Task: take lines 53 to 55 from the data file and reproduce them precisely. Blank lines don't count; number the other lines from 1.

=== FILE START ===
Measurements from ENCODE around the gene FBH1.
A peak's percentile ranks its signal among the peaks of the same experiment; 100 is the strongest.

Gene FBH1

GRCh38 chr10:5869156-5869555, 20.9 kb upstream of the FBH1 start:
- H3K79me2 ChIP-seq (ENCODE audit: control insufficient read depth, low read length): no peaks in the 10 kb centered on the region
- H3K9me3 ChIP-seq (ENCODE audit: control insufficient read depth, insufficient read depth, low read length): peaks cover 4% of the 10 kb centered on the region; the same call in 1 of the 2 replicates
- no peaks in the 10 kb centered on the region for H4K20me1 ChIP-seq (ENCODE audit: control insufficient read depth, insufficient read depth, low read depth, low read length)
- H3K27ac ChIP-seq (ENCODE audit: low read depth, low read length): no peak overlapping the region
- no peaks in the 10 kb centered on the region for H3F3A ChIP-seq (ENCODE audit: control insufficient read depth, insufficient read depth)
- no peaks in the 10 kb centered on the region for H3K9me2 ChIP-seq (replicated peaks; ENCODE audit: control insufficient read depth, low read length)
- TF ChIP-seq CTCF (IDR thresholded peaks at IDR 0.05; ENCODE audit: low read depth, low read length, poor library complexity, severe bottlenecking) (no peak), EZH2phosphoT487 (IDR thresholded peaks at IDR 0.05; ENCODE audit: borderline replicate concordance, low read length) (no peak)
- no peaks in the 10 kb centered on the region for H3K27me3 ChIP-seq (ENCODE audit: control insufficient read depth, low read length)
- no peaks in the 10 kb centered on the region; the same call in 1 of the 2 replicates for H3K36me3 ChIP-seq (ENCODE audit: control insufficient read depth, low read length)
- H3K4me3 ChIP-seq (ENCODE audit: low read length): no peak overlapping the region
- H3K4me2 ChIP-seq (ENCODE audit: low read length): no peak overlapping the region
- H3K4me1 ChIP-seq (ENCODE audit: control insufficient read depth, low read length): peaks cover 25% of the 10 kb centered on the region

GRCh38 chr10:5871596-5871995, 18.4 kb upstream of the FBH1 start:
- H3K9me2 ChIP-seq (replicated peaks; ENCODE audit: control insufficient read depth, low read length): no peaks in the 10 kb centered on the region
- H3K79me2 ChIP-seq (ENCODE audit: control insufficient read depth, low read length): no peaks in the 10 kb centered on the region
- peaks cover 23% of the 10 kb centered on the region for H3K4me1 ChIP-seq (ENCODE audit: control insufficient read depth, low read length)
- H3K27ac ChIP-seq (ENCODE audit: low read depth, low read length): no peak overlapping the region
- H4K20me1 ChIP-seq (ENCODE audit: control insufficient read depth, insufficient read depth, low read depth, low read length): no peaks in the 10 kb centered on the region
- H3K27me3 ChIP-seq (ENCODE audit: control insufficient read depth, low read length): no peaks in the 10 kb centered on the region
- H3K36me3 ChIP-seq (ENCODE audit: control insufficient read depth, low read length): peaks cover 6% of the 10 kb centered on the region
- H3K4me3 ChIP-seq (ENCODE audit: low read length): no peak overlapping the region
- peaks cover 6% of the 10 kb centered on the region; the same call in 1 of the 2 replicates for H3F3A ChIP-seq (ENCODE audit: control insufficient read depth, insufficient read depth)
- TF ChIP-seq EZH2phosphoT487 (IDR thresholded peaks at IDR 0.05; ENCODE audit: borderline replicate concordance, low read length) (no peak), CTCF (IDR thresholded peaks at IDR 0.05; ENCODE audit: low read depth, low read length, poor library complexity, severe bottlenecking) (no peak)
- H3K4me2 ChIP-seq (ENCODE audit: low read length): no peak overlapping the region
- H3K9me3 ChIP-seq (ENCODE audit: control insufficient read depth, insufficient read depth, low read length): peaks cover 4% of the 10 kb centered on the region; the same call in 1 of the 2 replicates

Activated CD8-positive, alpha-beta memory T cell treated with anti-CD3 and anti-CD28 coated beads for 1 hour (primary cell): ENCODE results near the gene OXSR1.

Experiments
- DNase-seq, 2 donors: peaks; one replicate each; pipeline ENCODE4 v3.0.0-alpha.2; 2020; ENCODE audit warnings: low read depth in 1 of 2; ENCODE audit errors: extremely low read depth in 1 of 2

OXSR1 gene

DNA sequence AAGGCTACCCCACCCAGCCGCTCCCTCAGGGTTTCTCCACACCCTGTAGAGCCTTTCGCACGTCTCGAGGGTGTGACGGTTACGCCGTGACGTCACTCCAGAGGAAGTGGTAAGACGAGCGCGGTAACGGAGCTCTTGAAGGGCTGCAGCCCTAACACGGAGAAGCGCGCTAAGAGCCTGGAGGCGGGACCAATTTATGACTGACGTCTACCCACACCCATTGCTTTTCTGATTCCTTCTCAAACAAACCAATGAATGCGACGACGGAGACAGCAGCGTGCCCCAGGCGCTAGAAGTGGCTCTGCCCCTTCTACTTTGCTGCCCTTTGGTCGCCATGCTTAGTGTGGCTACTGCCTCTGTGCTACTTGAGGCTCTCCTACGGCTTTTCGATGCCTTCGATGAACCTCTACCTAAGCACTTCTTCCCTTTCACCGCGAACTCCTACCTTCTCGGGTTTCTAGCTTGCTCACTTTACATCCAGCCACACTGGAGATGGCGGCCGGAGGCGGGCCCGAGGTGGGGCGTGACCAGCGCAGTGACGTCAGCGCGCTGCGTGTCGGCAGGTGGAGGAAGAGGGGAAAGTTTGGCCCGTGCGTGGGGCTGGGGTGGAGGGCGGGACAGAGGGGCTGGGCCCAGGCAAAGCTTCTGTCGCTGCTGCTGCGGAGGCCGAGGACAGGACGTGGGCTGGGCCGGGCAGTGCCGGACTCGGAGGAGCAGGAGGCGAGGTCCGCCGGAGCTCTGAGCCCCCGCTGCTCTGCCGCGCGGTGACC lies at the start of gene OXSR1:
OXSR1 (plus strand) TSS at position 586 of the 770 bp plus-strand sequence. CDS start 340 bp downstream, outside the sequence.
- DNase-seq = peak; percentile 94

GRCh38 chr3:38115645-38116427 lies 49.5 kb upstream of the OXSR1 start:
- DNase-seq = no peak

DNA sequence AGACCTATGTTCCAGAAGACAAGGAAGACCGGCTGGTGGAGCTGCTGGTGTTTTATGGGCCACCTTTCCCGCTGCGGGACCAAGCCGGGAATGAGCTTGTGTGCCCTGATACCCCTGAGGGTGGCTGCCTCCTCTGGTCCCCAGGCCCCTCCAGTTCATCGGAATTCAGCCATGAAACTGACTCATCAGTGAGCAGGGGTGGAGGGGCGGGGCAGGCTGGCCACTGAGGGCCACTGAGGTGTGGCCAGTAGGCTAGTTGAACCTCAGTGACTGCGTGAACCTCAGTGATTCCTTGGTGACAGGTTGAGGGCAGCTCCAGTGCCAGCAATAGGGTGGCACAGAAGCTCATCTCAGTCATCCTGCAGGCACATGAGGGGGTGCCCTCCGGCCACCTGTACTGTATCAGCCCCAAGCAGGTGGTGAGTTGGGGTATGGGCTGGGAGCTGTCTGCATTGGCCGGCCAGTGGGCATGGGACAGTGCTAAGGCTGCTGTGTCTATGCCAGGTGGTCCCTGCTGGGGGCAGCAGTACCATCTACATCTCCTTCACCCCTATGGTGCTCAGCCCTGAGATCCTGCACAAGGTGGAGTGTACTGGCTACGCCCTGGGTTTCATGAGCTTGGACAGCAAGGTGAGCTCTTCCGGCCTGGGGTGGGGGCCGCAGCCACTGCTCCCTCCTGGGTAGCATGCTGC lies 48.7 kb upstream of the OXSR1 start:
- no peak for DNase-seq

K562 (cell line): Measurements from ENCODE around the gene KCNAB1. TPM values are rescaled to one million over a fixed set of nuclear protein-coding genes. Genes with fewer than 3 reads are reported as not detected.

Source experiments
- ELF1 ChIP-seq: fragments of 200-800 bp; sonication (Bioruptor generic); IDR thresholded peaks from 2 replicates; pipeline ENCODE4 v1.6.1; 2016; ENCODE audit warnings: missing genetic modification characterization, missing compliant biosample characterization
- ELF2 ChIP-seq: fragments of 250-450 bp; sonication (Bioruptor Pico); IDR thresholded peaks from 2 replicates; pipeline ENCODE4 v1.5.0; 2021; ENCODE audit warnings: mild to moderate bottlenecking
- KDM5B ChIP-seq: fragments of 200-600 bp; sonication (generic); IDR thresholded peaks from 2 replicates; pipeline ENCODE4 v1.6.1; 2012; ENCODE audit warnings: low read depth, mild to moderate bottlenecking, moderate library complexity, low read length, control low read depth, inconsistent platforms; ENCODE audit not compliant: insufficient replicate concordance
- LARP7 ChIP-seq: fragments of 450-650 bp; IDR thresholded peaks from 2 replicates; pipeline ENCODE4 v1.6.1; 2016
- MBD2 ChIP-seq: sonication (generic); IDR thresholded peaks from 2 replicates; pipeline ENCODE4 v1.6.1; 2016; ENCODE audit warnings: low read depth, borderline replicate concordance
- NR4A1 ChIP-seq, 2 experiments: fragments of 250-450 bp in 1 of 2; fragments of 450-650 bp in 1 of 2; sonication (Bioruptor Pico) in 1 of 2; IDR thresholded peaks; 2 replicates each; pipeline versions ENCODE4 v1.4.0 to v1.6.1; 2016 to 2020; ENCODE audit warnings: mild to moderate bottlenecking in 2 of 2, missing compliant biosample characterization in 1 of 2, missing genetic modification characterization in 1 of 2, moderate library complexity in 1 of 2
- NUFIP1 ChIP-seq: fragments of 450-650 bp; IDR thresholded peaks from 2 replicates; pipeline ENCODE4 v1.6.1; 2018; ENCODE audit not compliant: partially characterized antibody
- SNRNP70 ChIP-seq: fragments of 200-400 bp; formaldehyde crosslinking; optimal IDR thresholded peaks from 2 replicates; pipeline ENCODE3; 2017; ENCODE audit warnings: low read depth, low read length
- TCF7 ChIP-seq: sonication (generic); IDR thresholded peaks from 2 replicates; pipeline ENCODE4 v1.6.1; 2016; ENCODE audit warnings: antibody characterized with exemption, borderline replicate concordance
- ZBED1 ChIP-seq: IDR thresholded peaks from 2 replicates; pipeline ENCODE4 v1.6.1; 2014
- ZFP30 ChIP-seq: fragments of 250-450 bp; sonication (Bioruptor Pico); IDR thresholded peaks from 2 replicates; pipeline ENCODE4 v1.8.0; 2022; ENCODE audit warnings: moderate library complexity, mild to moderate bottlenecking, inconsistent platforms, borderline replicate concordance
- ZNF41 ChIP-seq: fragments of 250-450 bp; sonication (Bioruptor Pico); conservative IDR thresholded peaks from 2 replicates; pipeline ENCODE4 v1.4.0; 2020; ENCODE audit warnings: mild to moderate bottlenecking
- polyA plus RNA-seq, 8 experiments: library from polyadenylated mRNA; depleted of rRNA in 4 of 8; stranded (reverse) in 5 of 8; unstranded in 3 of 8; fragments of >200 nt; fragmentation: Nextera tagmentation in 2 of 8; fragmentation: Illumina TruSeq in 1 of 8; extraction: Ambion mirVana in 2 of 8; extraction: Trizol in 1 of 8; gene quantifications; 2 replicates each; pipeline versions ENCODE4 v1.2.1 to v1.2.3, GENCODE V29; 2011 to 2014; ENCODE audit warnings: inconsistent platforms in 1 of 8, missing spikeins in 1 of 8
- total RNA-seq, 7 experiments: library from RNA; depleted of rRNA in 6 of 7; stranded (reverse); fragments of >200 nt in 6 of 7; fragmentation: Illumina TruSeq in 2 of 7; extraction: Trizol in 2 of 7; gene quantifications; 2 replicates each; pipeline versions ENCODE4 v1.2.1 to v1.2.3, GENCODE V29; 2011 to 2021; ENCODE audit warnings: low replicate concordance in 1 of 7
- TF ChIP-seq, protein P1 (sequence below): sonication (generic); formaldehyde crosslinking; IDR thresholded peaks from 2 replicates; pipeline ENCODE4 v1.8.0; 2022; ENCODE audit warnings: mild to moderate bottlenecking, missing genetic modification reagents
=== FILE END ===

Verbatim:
- ZFP30 ChIP-seq: fragments of 250-450 bp; sonication (Bioruptor Pico); IDR thresholded peaks from 2 replicates; pipeline ENCODE4 v1.8.0; 2022; ENCODE audit warnings: moderate library complexity, mild to moderate bottlenecking, inconsistent platforms, borderline replicate concordance
- ZNF41 ChIP-seq: fragments of 250-450 bp; sonication (Bioruptor Pico); conservative IDR thresholded peaks from 2 replicates; pipeline ENCODE4 v1.4.0; 2020; ENCODE audit warnings: mild to moderate bottlenecking
- polyA plus RNA-seq, 8 experiments: library from polyadenylated mRNA; depleted of rRNA in 4 of 8; stranded (reverse) in 5 of 8; unstranded in 3 of 8; fragments of >200 nt; fragmentation: Nextera tagmentation in 2 of 8; fragmentation: Illumina TruSeq in 1 of 8; extraction: Ambion mirVana in 2 of 8; extraction: Trizol in 1 of 8; gene quantifications; 2 replicates each; pipeline versions ENCODE4 v1.2.1 to v1.2.3, GENCODE V29; 2011 to 2014; ENCODE audit warnings: inconsistent platforms in 1 of 8, missing spikeins in 1 of 8